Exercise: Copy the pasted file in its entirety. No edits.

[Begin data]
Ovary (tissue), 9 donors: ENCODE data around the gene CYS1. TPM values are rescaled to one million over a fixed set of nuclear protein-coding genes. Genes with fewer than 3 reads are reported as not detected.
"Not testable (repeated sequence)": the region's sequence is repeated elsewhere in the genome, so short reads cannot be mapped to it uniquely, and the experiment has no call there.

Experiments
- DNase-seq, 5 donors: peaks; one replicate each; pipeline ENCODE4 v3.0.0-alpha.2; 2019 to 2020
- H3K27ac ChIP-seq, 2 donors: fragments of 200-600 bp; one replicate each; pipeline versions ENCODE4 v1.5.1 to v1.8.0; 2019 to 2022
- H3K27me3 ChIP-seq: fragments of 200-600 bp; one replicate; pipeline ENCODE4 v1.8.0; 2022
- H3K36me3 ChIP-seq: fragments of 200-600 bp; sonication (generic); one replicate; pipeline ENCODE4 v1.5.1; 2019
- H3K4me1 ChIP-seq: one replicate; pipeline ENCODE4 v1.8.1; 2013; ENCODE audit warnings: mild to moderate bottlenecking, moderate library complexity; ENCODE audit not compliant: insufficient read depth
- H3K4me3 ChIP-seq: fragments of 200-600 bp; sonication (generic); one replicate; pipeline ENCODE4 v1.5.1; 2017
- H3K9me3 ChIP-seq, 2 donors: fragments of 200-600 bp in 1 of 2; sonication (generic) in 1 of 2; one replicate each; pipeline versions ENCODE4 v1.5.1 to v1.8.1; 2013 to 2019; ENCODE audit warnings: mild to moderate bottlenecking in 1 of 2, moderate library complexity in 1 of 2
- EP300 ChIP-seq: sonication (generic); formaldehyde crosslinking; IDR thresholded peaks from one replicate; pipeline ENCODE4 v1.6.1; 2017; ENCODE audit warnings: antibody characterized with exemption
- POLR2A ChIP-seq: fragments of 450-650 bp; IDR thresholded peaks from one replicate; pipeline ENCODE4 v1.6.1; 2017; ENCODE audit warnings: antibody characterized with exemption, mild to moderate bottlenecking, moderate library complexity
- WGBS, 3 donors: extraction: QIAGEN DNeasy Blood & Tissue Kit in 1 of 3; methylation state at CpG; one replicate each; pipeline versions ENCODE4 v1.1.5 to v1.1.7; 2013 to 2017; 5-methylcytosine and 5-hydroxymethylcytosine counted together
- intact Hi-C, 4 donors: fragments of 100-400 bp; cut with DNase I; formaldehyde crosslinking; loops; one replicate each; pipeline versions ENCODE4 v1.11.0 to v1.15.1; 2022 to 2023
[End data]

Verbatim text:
Ovary (tissue), 9 donors: ENCODE data around the gene CYS1. TPM values are rescaled to one million over a fixed set of nuclear protein-coding genes. Genes with fewer than 3 reads are reported as not detected.
"Not testable (repeated sequence)": the region's sequence is repeated elsewhere in the genome, so short reads cannot be mapped to it uniquely, and the experiment has no call there.

Experiments
- DNase-seq, 5 donors: peaks; one replicate each; pipeline ENCODE4 v3.0.0-alpha.2; 2019 to 2020
- H3K27ac ChIP-seq, 2 donors: fragments of 200-600 bp; one replicate each; pipeline versions ENCODE4 v1.5.1 to v1.8.0; 2019 to 2022
- H3K27me3 ChIP-seq: fragments of 200-600 bp; one replicate; pipeline ENCODE4 v1.8.0; 2022
- H3K36me3 ChIP-seq: fragments of 200-600 bp; sonication (generic); one replicate; pipeline ENCODE4 v1.5.1; 2019
- H3K4me1 ChIP-seq: one replicate; pipeline ENCODE4 v1.8.1; 2013; ENCODE audit warnings: mild to moderate bottlenecking, moderate library complexity; ENCODE audit not compliant: insufficient read depth
- H3K4me3 ChIP-seq: fragments of 200-600 bp; sonication (generic); one replicate; pipeline ENCODE4 v1.5.1; 2017
- H3K9me3 ChIP-seq, 2 donors: fragments of 200-600 bp in 1 of 2; sonication (generic) in 1 of 2; one replicate each; pipeline versions ENCODE4 v1.5.1 to v1.8.1; 2013 to 2019; ENCODE audit warnings: mild to moderate bottlenecking in 1 of 2, moderate library complexity in 1 of 2
- EP300 ChIP-seq: sonication (generic); formaldehyde crosslinking; IDR thresholded peaks from one replicate; pipeline ENCODE4 v1.6.1; 2017; ENCODE audit warnings: antibody characterized with exemption
- POLR2A ChIP-seq: fragments of 450-650 bp; IDR thresholded peaks from one replicate; pipeline ENCODE4 v1.6.1; 2017; ENCODE audit warnings: antibody characterized with exemption, mild to moderate bottlenecking, moderate library complexity
- WGBS, 3 donors: extraction: QIAGEN DNeasy Blood & Tissue Kit in 1 of 3; methylation state at CpG; one replicate each; pipeline versions ENCODE4 v1.1.5 to v1.1.7; 2013 to 2017; 5-methylcytosine and 5-hydroxymethylcytosine counted together
- intact Hi-C, 4 donors: fragments of 100-400 bp; cut with DNase I; formaldehyde crosslinking; loops; one replicate each; pipeline versions ENCODE4 v1.11.0 to v1.15.1; 2022 to 2023